Posted by: John Vandivier | January 28, 2013

Bitcoin Technical Analysis P1

This is the release of my highly relevant initial Bitcoin technical analysis.

Summary
Under highly conservative expectations Bitcoin will maintain a value of $18 USD per Bitcoin over the next 9 months. We should see a dip in February followed by large gains for the following 8 months. Under favorable expectations Bitcoin may achieve $45 USD per Bitcoin in the same time frame.

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Have I actually ever showed what a Bitcoin is? Have a video:

Now on to the data. The following model was yielded from comparative model testing using a selective data set:

-26.351+5.158*(log(Block))=log(Price)

Where Block is the block number of the most recent block mined and Price is the price in USD of a single Bitcoin.

Data Set:

In the data set used the model achieved an Adjusted R^2 of .993, an F-value of 1199, a standard error of .07 and all input variables were of exceptional statistical significance and integrity (p < 6E-10). Data sources are included in the linked picture. Gnumeric was used for calculations. Here is an overview of all the models surveyed:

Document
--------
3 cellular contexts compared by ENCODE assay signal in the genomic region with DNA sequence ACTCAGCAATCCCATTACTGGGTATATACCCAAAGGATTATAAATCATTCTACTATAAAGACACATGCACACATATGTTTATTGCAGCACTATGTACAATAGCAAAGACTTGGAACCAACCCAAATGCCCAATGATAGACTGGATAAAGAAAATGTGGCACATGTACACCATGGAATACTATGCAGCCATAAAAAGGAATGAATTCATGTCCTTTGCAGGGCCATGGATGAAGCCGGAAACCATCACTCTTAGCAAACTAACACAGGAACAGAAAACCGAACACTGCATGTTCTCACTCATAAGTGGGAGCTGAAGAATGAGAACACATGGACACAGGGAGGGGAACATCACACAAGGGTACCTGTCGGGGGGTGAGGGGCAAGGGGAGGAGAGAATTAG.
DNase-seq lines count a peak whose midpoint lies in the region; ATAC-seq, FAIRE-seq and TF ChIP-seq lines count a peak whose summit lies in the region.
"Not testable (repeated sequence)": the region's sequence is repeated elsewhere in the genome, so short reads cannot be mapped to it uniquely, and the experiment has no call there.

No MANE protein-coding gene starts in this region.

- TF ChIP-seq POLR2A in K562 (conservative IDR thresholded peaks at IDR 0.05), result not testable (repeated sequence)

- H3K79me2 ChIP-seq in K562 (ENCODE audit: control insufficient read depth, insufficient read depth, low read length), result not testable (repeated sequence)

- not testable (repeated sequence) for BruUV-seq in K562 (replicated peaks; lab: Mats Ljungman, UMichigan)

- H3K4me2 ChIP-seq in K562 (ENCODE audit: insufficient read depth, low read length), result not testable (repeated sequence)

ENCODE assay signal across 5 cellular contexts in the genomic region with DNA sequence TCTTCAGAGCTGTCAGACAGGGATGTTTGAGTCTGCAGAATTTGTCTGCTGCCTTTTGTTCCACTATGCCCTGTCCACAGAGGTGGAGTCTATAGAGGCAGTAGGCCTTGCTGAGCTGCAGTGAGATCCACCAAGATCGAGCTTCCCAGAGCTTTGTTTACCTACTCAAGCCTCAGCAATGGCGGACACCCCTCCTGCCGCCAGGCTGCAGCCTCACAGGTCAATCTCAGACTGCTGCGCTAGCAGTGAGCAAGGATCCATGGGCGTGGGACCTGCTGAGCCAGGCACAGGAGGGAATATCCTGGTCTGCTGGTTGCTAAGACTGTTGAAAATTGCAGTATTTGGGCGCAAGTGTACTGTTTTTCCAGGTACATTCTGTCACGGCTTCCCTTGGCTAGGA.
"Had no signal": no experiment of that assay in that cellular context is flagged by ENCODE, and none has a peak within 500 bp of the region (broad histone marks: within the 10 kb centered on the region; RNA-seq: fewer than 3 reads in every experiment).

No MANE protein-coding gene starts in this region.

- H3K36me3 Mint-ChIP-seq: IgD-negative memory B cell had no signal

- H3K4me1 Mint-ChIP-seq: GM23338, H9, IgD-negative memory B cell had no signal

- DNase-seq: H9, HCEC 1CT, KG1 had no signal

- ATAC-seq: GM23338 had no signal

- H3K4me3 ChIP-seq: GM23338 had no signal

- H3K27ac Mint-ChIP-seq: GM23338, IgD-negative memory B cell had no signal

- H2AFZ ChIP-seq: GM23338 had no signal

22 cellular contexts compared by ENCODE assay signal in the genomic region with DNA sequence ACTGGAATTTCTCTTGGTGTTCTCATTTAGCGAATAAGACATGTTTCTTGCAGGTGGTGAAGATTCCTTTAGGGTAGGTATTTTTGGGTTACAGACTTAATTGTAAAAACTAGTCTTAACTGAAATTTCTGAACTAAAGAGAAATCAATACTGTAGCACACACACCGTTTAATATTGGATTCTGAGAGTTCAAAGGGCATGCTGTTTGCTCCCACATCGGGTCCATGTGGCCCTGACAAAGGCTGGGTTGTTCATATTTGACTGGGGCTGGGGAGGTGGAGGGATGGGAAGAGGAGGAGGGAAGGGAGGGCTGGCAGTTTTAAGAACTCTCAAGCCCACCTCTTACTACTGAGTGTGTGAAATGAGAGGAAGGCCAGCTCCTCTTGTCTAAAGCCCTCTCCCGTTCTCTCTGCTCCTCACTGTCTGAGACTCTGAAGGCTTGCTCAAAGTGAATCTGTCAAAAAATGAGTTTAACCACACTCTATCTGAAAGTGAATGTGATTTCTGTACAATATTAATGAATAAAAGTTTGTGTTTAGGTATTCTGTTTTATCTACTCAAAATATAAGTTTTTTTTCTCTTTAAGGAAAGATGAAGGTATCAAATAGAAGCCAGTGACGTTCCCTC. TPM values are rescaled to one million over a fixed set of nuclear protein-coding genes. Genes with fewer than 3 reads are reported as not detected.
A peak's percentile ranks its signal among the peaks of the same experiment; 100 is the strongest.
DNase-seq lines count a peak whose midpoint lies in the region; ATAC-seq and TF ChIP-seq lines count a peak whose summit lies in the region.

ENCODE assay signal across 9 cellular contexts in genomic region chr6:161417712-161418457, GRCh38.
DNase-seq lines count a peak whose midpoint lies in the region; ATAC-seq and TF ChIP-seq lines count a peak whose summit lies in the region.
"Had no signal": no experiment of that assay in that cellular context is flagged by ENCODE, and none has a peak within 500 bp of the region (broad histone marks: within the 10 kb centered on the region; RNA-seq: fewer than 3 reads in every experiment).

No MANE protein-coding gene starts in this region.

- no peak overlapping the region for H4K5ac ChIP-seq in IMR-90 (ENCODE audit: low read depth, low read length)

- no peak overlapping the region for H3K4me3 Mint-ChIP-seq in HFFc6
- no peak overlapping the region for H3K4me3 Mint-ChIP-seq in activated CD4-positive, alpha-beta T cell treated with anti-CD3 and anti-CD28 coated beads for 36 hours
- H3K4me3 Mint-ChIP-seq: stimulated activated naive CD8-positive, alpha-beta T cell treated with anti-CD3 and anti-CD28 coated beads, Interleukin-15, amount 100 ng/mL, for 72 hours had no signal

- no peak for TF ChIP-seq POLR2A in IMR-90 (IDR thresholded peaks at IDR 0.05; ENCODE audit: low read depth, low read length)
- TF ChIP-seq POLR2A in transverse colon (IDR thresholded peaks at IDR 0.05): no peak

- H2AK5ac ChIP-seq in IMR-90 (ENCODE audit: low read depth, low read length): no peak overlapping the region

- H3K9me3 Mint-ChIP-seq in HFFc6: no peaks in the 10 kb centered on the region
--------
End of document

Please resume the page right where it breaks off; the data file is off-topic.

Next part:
Major theoretical factors were time and money supply. Price and value will change over time as information of the product spreads across the market. Money supply determines value per unit according to the quantity theory of money MV = PQ and due to defined valuation of a single unit as a claim to a share of the value of the whole economy. More shares for a particularly valued economy means less value per share.

Bitcoin software includes block formation processes which record inherent in every block a proxy of time and the money supply. The Block Number indicates approximate time as the process self-adjusts in an attempt to allow one block mined per 10 minutes of real time. My personal calculations showed that this process was significantly flawed but that is for the next analysis article. The flaw was significant enough to worth noting but minor enough that modeling based on the Block Number input variable was statistically superior to modelling based on a combination of time and estimated money supply.

Graphical representation of the price movements over time implied a possibly curved movement pattern:

Upon testing, logarithmic models yielded far superior results including greater explaining power and more significance to input variables.

In future articles I will detail:
-Pros and Cons of Using Block Number as an Input Variable
-The New Normal Analysis of Bitcoin Exchange Rate
-Correcting for Conservatism and Improving the Models
-Full Predictive Analysis for the 3 Year Path of Bitcoin Exchange Rates

Finally, here is the regression output itself:

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Responses

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